The Senecas' president, Barry E. Snyder Sr., has said the Senecas have no present intent to seek eminent-domain action in Buffalo.
What would Brown do if the Senecas someday asked the city to use eminent-domain powers to obtain property for the Buffalo casino?
"I don't really anticipate the need for that," Brown said. "I would prefer to avoid it unless it was absolutely necessary and only if it could be demonstrated that it was for the public good."
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Location: Buffalo, NY
12/11/05 11:58 - 29ºF - ID#28246
Location: Buffalo, NY
12/10/05 06:56 - 29ºF - ID#28245
The ever changing face of elmwood
Location: Buffalo, NY
12/06/05 07:30 - 20ºF - ID#28244
The Silos Coming down?
I have to admit that I think a casino is a good idea. However this article in the buffalo news makes me wonder. The way that I understand the story below is that the sencas are going to knock down the Silos also known as grain elevators in the picture above. This is a sign that they are not doing things the right way. First of all if they are protected nocking them down would be illegal. But If it is a soverign country that may not apply, not really sure. But there there is bigger question. First of all if the silos are protected then why was the land they are on was sold. To me that makes no sense. I could see if a historic bilding was on land that was sold to someone else and as part of the deal they where fully aware of what they can and can't do to the building. If it is protected there are all sorts of permits you have to get approved based on what kind of changes you want to make. Basicly you can only restore it to its original condition most of the time. But another question comes to mind. If you don't know if you are going to buy the D&L terminal then how can you plan what you are going to build whare and if that building should come down. It seems to me that something fishy is going on and Buffalo may have already screwed things up before they get started, lets hope the entire process isn't like this. I think The Senca's want to knock it down So they can have room to Put up a Hotel there. I would like to hear peoples views on the article and the casino even if you disagree.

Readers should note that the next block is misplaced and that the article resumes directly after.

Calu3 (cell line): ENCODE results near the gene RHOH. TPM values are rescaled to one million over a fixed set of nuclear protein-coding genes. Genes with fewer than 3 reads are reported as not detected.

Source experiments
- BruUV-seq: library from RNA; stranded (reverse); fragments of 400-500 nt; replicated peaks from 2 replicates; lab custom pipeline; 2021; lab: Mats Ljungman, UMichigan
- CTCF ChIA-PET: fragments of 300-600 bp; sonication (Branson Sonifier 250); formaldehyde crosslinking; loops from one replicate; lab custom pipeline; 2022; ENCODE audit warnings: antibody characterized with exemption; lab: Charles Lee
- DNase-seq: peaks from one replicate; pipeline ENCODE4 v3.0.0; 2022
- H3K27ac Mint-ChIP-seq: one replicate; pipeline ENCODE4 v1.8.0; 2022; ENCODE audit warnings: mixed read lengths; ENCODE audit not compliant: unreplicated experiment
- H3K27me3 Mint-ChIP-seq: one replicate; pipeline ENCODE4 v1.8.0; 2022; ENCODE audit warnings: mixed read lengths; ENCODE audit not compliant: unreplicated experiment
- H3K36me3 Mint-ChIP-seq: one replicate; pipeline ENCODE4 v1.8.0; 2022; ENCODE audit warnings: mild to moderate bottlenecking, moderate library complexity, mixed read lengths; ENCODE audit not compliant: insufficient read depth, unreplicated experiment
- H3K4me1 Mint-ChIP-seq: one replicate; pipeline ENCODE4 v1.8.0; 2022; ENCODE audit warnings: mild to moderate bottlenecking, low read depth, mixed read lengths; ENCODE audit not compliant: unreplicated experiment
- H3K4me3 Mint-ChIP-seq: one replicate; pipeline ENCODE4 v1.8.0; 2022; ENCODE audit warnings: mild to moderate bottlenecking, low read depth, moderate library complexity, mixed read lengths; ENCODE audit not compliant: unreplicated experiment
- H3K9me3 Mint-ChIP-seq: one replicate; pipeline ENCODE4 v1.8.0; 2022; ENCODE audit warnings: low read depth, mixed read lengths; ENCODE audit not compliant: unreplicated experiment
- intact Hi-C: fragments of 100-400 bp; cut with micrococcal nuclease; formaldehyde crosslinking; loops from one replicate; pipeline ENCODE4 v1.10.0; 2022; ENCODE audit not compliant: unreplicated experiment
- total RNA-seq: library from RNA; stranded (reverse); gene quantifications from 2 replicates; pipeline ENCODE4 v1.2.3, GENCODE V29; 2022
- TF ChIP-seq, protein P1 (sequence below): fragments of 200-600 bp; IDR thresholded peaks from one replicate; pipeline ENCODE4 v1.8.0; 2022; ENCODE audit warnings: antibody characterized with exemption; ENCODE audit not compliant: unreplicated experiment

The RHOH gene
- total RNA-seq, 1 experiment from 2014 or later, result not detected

Senecas to raze historic city grain elevator
Preservationists suing to save H-O Oats site from demolition as part of casino project
By MARK SOMMER
News Staff Reporter
Dennis C. Enser/Buffalo News
Before construction of a new casino moves forward, the Seneca Nation wants the H-O Oats grain elevator downtown to come down.
The Seneca Nation of Indians is planning to begin demolition of the historic H-O Oats grain elevator and mill Thursday.
The Senecas took ownership Saturday of 9 acres in the Cobblestone District to develop a casino. The site, which includes the defunct mill and silos, is bordered by Perry and Fulton streets, and Marvin Street on the east.
A wrecking ball is scheduled to smash into the building at 10:30 a.m., one day before the Dec. 9 deadline to meet the terms of a gambling compact with the state. Gov. George E. Pataki is expected to be there for the ceremonial groundbreaking.
Preservationists, who are furious over the demolition, claim the nation is ignoring federal, state and city preservation laws and showing a lack of respect for Buffalo's history.
The H-O Oats complex was one of 16 grain elevators in Buffalo made eligible three years ago by the state Office of Parks, Recreation and Historic Preservation for listing on the National Register of Historic Places.
"H-O Oats is a magnificent landmark," said Tim Tielman of Campaign for Greater Buffalo, which is filing a court injunction with other organizations to block the potential sale of the nearby Delaware, Lackawanna & Western Railroad terminal for conversion to a casino.
"We're losing the type of industrial architecture that is valued so much that people elsewhere are resorting to building fake industrial loft space."
Seneca spokesman Phil Pantano declined to comment on the future of the H-O Oats site. With the nation continuing negotiations to acquire the DL&W Railroad terminal, it could choose to use the newly acquired property to build a new casino and/or a series of parking lots.
H-O Oats came to New York State in 1893, and the brick-and-concrete mill opened in 1912, one of several mills in Buffalo. The familiar towering concrete silos, painted silver with "H-O Oats" inscribed in black, were added in 1931. It has long been a landmark to travelers driving along the Niagara Thruway.
Oat production at the grain elevator ended in 1983, and a fire in 1987 destroyed a portion of the facility.